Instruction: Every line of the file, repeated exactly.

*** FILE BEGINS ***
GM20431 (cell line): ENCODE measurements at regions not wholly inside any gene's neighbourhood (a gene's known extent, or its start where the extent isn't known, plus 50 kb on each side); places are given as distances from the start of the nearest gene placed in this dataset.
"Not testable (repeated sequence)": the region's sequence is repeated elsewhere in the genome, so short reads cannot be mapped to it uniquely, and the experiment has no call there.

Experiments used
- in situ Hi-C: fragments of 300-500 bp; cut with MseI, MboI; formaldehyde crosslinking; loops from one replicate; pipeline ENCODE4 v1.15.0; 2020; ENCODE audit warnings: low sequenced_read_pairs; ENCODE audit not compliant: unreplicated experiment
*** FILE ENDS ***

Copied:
GM20431 (cell line): ENCODE measurements at regions not wholly inside any gene's neighbourhood (a gene's known extent, or its start where the extent isn't known, plus 50 kb on each side); places are given as distances from the start of the nearest gene placed in this dataset.
"Not testable (repeated sequence)": the region's sequence is repeated elsewhere in the genome, so short reads cannot be mapped to it uniquely, and the experiment has no call there.

Experiments used
- in situ Hi-C: fragments of 300-500 bp; cut with MseI, MboI; formaldehyde crosslinking; loops from one replicate; pipeline ENCODE4 v1.15.0; 2020; ENCODE audit warnings: low sequenced_read_pairs; ENCODE audit not compliant: unreplicated experiment